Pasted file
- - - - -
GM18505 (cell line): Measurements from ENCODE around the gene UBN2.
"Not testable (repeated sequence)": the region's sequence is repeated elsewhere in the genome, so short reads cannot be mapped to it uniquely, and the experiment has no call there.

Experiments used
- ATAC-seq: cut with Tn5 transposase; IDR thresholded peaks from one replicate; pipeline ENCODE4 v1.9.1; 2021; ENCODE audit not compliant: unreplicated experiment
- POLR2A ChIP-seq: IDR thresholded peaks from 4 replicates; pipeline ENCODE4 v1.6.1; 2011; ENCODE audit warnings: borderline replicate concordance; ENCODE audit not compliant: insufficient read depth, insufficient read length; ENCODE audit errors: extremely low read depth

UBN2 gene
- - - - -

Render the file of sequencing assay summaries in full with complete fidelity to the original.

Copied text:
GM18505 (cell line): Measurements from ENCODE around the gene UBN2.
"Not testable (repeated sequence)": the region's sequence is repeated elsewhere in the genome, so short reads cannot be mapped to it uniquely, and the experiment has no call there.

Experiments used
- ATAC-seq: cut with Tn5 transposase; IDR thresholded peaks from one replicate; pipeline ENCODE4 v1.9.1; 2021; ENCODE audit not compliant: unreplicated experiment
- POLR2A ChIP-seq: IDR thresholded peaks from 4 replicates; pipeline ENCODE4 v1.6.1; 2011; ENCODE audit warnings: borderline replicate concordance; ENCODE audit not compliant: insufficient read depth, insufficient read length; ENCODE audit errors: extremely low read depth

UBN2 gene